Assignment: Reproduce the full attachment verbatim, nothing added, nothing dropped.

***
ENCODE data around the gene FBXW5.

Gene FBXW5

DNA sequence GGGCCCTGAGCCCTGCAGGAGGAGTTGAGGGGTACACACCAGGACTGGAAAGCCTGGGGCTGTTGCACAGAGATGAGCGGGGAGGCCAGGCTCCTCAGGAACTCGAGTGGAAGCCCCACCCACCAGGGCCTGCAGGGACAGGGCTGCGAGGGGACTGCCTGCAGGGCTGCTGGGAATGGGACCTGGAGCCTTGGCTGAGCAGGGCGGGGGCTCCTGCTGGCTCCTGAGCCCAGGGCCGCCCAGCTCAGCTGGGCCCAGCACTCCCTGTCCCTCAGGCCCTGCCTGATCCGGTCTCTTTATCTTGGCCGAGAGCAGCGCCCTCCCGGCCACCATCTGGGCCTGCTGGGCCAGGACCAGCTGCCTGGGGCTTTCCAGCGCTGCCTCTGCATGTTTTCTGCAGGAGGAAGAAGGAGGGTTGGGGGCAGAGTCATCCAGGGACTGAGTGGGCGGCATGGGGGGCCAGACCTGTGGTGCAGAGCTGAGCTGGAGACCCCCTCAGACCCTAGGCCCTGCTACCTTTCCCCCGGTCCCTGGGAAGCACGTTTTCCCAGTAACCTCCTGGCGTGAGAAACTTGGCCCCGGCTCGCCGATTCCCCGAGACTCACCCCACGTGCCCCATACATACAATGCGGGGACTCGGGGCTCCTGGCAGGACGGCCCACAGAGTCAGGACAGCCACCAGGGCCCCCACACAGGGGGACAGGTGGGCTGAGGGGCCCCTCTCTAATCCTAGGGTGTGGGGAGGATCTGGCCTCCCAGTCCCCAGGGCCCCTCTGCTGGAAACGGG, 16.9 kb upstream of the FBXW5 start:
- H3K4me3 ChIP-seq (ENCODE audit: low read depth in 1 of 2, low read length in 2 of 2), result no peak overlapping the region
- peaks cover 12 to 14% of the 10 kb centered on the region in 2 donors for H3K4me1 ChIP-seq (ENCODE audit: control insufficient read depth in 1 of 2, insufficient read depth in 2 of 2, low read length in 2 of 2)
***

ENCODE data around the gene FBXW5.

Gene FBXW5

DNA sequence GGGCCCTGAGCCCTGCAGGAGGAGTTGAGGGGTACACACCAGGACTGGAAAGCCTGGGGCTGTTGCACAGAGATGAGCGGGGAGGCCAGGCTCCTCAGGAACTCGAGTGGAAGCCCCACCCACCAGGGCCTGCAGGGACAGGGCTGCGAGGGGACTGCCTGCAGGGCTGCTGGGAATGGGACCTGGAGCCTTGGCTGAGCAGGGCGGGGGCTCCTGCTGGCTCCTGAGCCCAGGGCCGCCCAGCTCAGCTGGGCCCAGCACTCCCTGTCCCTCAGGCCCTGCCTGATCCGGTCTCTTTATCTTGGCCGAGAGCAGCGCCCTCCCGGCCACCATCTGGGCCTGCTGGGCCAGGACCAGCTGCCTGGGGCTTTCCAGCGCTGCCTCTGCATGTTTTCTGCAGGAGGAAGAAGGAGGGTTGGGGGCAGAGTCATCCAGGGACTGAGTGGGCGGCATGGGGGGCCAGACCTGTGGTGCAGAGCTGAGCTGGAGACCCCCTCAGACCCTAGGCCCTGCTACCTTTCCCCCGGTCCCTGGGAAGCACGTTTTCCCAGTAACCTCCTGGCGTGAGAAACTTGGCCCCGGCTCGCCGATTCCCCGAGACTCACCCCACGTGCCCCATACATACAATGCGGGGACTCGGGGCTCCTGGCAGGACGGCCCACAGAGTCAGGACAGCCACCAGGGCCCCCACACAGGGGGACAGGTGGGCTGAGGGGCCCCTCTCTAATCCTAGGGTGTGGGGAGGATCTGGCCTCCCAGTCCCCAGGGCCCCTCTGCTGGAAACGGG, 16.9 kb upstream of the FBXW5 start:
- H3K4me3 ChIP-seq (ENCODE audit: low read depth in 1 of 2, low read length in 2 of 2), result no peak overlapping the region
- peaks cover 12 to 14% of the 10 kb centered on the region in 2 donors for H3K4me1 ChIP-seq (ENCODE audit: control insufficient read depth in 1 of 2, insufficient read depth in 2 of 2, low read length in 2 of 2)